If you're a Beatles fan old enough to have owned the 'White' album and fondly recall playing it backwards listening to "Turn me on, dead man" -- as well as other clues that Paul McCartney was dead -- you have Fred LaBour to thank, and you can do so at The Ark on Monday, December 5. LaBour, bassist for the fun retro-cowboy band Riders in the Sky, was a U-M student back in October of 1969 when he wrote a satirical review of the Beatles' "Abbey Road" album for the Michigan Daily that began with the headline, "McCartney dead; new evidence brought to light." In his review, LaBour invented several clues that McCartney had died and was replaced by a double named William Campbell, thereby fueling an urban legend that quickly swept America. The Ann Arbor News covered the hoax a week later in October 1969, and Alan Glenn, chronicler of Ann Arbor in the 1960s, wrote about the story in 2009.

Riders in the Sky will appear at the Ark on Monday, December 5, in which LaBour (as his stage alter ego, "Too Slim") plays a mean double bass.

"Freeing John Sinclair" website and events coming in December

On the eve of the 40th anniversary of the John Sinclair Freedom Rally, which took place in Ann Arbor on December 10, 1971, the Library will launch a website documenting the history of the White Panther Party and Rainbow People's Party in Ann Arbor circa 1968-1975. The site will include the full run of both parties' underground newspaper, the Ann Arbor Sun; a series of original essays; audio files from the Bentley Historical Library's John and Leni Sinclair Papers; and dozens of hours of interviews with people central to this period in Ann Arbor history. For all of this and more, check out freeingjohnsinclair.org on December 9!

To launch the site, the Library is sponsoring a series of events and an exhibit titled "Rock and Revolution", on display at the Downtown Library from December 2 - January 15.

Related events in December are:

December 2, 7:00 pm: "Rock and Revolution" exhibit opening with appearances by Gary Grimshaw, Leni Sinclair and an illustrated talk on Michigan rock poster art by Michael Erlewine. (Downtown Library)

December 9, 8:00 pm: a free concert with the Commander Cody Band and special guest John Sinclair & Beatnik Youth (The Ark, 316, S. Main St, Ann Arbor) (map)

December 10, 1:00 pm: "Culture Jamming: A Long View Back", a panel discussion featuring John Sinclair, Leni Sinclair, Pun Plamondon, David Fenton and Genie Parker. With host and moderator, U-M professor Bruce Conforth (Pendleton Room, Michigan Union, 530 S. State St, Ann Arbor) (map)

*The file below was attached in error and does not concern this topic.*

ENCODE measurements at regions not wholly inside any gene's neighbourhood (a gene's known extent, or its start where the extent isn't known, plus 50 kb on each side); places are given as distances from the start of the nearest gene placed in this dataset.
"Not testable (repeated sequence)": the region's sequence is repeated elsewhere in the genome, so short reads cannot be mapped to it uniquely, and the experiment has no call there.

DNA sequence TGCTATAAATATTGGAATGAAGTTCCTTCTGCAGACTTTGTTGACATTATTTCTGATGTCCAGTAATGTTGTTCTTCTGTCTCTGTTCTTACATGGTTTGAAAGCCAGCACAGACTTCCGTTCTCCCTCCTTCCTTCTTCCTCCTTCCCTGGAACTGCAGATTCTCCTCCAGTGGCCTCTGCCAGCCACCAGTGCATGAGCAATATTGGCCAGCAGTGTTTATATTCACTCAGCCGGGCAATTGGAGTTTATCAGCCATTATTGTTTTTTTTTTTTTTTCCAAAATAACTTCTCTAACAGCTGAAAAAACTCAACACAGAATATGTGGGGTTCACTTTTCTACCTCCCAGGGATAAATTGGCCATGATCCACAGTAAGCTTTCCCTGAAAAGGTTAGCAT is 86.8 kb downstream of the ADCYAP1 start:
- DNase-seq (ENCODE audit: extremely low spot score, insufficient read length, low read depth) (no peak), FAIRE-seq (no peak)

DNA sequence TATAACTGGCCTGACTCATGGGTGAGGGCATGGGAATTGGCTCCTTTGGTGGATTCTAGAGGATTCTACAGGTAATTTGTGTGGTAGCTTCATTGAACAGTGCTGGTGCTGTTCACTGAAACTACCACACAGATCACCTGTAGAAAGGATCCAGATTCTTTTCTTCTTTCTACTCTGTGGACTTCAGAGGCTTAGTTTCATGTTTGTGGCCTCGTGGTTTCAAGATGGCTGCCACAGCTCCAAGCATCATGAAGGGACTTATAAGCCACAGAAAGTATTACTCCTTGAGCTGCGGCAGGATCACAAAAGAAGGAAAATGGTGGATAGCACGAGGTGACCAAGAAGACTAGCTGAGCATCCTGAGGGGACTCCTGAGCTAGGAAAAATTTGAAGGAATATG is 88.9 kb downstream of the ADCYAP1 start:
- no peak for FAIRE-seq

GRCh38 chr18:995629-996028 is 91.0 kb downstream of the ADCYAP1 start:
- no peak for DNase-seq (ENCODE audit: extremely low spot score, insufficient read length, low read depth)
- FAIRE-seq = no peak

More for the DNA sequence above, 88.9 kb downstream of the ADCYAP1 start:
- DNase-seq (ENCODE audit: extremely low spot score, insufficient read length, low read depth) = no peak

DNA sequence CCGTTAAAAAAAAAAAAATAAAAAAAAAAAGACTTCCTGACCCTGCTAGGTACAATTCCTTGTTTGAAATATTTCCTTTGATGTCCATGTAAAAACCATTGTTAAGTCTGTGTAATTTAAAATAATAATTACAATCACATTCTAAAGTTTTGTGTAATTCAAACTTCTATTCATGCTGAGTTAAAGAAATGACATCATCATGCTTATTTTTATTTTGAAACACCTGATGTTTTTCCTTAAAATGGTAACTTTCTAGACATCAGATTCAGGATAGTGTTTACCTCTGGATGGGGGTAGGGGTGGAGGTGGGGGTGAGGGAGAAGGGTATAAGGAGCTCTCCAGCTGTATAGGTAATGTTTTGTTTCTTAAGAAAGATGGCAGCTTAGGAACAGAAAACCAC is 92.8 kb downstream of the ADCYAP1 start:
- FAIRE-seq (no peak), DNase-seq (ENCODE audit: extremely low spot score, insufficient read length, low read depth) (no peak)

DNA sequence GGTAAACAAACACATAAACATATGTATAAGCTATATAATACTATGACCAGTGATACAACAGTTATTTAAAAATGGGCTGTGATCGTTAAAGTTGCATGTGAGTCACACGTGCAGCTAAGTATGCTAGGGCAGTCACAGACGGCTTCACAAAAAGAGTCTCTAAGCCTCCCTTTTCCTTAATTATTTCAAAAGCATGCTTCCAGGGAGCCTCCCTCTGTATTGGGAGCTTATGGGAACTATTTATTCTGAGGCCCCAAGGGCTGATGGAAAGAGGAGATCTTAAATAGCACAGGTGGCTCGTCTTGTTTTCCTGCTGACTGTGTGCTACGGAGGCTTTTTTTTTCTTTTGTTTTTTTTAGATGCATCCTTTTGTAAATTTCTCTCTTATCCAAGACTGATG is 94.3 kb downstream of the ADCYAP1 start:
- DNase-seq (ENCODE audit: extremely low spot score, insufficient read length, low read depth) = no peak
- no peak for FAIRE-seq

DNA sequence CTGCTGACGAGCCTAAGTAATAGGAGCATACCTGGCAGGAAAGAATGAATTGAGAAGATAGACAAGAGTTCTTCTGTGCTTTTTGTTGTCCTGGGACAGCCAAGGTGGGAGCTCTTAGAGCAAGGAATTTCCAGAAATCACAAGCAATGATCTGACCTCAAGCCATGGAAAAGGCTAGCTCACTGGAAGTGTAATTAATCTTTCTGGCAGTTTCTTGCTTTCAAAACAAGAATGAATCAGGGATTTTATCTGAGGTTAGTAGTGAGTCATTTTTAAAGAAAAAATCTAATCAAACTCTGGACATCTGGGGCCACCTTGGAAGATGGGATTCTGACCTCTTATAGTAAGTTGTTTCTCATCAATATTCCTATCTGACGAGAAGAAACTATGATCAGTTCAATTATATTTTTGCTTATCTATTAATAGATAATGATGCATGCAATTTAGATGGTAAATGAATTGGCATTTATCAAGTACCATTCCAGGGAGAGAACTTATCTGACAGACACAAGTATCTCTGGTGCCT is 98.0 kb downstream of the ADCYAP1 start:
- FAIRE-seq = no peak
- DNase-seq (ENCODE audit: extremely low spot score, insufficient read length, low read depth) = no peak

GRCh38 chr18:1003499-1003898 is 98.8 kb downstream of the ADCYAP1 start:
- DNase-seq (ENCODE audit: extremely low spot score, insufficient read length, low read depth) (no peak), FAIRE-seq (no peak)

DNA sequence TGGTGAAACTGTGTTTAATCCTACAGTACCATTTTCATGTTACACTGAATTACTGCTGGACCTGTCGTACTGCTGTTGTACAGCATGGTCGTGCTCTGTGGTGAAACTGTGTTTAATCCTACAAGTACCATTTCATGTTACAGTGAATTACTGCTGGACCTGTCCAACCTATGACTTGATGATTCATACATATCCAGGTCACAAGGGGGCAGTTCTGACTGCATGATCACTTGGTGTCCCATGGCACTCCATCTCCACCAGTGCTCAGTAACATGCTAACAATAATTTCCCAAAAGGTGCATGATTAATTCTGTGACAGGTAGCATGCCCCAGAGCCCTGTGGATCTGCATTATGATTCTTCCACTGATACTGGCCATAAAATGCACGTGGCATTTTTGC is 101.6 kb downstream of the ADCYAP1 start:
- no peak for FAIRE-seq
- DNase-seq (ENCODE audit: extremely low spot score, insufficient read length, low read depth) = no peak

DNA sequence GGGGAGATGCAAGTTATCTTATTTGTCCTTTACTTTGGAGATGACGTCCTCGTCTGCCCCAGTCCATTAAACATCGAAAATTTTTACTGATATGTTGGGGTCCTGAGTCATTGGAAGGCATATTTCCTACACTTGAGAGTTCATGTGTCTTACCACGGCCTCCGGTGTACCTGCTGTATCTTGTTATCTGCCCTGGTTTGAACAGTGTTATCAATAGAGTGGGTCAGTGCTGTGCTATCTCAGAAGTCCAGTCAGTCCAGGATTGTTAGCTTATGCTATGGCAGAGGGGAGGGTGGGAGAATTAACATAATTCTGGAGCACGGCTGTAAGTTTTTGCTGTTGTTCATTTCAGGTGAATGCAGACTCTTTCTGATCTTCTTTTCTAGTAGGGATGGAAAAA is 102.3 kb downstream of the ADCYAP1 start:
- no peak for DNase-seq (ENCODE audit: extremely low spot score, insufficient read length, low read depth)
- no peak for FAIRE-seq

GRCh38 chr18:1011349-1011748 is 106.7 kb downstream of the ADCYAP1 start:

AADL Talks To Jim Toy and Jackie Simpson

November 18 marks the 40th anniversary of the University of Michigan’s Spectrum Center, making it the oldest LGBT student organization in the country. I spoke with Jackie Simpson, the director of the Spectrum Center, and Jim Toy, one of the two people who founded the organization in 1971. Jackie and Jim talked about the beginning of the organization, its history and ongoing development, and the challenges and joys of the center today. Make sure to visit the Spectrum Center’s website to check out all the great events planned for the anniversary weekend!

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AADL_Talks_To-James_Toy_and_Jackie_Simpson.mp3 23.1 MB

AADL Talks To Veteran Ann Arbor News Reporter Bill Treml

Bill Treml spent forty years at the Ann Arbor News working the police beat--"chasing cops and robbers," as he puts it. In that time he saw and reported on many of the stories we remember: the Coed Murders of John Norman Collins, UFO sightings, a bank robbery in Ypsilanti that left one police officer dead. Much of what we remember we remember from what he wrote. We got a chance to talk to Bill about some of those stories and what kept him at it through all those years. Treml's self-effacing manner cannot hide the fact that he went places most of us have never gone and witnessed things most of us never want to see. He stood in mud in his pajamas at murder scenes. He chased down paddy wagons. He took a front row seat to riots. He sat across the table from one of the worst serial killers in Michigan's history. Treml shared his stories of years as a reporter and told us what it takes to be a great reporter in any age of news reporting. Read some of Bill Treml's articles from the Ann Arbor News at Old News.

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AADL_Talks_To-Bill_Treml.mp3 32.2 MB